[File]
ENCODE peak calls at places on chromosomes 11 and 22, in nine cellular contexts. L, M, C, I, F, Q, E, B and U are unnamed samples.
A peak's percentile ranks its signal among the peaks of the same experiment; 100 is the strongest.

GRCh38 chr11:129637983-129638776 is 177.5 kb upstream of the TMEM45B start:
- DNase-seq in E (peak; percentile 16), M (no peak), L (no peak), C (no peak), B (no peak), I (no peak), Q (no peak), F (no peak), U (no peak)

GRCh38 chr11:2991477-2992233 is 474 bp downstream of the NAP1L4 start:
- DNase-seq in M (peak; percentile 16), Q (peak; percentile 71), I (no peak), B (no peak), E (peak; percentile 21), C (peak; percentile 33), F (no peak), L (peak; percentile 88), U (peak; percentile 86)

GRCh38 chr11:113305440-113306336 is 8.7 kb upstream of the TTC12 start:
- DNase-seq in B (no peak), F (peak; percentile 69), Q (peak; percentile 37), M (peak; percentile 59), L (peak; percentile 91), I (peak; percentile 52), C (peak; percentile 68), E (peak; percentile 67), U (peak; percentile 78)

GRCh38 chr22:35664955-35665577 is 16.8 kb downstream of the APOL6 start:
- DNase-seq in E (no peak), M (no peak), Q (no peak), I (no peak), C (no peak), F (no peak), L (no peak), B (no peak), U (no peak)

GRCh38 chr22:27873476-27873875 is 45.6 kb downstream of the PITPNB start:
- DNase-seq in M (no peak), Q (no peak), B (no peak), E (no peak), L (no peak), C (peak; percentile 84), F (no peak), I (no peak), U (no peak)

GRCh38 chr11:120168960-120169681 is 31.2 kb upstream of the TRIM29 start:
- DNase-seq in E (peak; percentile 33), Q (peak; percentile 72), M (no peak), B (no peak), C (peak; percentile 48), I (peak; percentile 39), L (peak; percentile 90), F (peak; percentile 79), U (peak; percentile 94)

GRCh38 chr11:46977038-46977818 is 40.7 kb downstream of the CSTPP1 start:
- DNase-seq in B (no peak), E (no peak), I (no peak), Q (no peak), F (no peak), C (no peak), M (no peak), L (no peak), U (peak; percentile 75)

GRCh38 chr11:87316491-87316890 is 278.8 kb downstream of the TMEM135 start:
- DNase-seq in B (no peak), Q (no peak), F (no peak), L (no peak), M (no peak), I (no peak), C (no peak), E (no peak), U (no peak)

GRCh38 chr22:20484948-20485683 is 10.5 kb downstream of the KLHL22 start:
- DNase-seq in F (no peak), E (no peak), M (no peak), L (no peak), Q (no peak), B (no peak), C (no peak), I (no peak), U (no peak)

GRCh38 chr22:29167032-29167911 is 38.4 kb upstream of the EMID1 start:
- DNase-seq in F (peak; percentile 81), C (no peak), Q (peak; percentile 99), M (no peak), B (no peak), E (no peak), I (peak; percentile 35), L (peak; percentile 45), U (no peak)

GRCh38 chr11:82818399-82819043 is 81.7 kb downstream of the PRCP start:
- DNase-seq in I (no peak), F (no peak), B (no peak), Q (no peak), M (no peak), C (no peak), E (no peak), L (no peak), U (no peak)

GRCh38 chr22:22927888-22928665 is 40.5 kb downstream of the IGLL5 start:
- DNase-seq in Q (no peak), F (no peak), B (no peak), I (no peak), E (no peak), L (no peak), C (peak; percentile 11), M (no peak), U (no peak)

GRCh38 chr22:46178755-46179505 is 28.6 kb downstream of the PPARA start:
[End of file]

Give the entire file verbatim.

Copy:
ENCODE peak calls at places on chromosomes 11 and 22, in nine cellular contexts. L, M, C, I, F, Q, E, B and U are unnamed samples.
A peak's percentile ranks its signal among the peaks of the same experiment; 100 is the strongest.

GRCh38 chr11:129637983-129638776 is 177.5 kb upstream of the TMEM45B start:
- DNase-seq in E (peak; percentile 16), M (no peak), L (no peak), C (no peak), B (no peak), I (no peak), Q (no peak), F (no peak), U (no peak)

GRCh38 chr11:2991477-2992233 is 474 bp downstream of the NAP1L4 start:
- DNase-seq in M (peak; percentile 16), Q (peak; percentile 71), I (no peak), B (no peak), E (peak; percentile 21), C (peak; percentile 33), F (no peak), L (peak; percentile 88), U (peak; percentile 86)

GRCh38 chr11:113305440-113306336 is 8.7 kb upstream of the TTC12 start:
- DNase-seq in B (no peak), F (peak; percentile 69), Q (peak; percentile 37), M (peak; percentile 59), L (peak; percentile 91), I (peak; percentile 52), C (peak; percentile 68), E (peak; percentile 67), U (peak; percentile 78)

GRCh38 chr22:35664955-35665577 is 16.8 kb downstream of the APOL6 start:
- DNase-seq in E (no peak), M (no peak), Q (no peak), I (no peak), C (no peak), F (no peak), L (no peak), B (no peak), U (no peak)

GRCh38 chr22:27873476-27873875 is 45.6 kb downstream of the PITPNB start:
- DNase-seq in M (no peak), Q (no peak), B (no peak), E (no peak), L (no peak), C (peak; percentile 84), F (no peak), I (no peak), U (no peak)

GRCh38 chr11:120168960-120169681 is 31.2 kb upstream of the TRIM29 start:
- DNase-seq in E (peak; percentile 33), Q (peak; percentile 72), M (no peak), B (no peak), C (peak; percentile 48), I (peak; percentile 39), L (peak; percentile 90), F (peak; percentile 79), U (peak; percentile 94)

GRCh38 chr11:46977038-46977818 is 40.7 kb downstream of the CSTPP1 start:
- DNase-seq in B (no peak), E (no peak), I (no peak), Q (no peak), F (no peak), C (no peak), M (no peak), L (no peak), U (peak; percentile 75)

GRCh38 chr11:87316491-87316890 is 278.8 kb downstream of the TMEM135 start:
- DNase-seq in B (no peak), Q (no peak), F (no peak), L (no peak), M (no peak), I (no peak), C (no peak), E (no peak), U (no peak)

GRCh38 chr22:20484948-20485683 is 10.5 kb downstream of the KLHL22 start:
- DNase-seq in F (no peak), E (no peak), M (no peak), L (no peak), Q (no peak), B (no peak), C (no peak), I (no peak), U (no peak)

GRCh38 chr22:29167032-29167911 is 38.4 kb upstream of the EMID1 start:
- DNase-seq in F (peak; percentile 81), C (no peak), Q (peak; percentile 99), M (no peak), B (no peak), E (no peak), I (peak; percentile 35), L (peak; percentile 45), U (no peak)

GRCh38 chr11:82818399-82819043 is 81.7 kb downstream of the PRCP start:
- DNase-seq in I (no peak), F (no peak), B (no peak), Q (no peak), M (no peak), C (no peak), E (no peak), L (no peak), U (no peak)

GRCh38 chr22:22927888-22928665 is 40.5 kb downstream of the IGLL5 start:
- DNase-seq in Q (no peak), F (no peak), B (no peak), I (no peak), E (no peak), L (no peak), C (peak; percentile 11), M (no peak), U (no peak)

GRCh38 chr22:46178755-46179505 is 28.6 kb downstream of the PPARA start: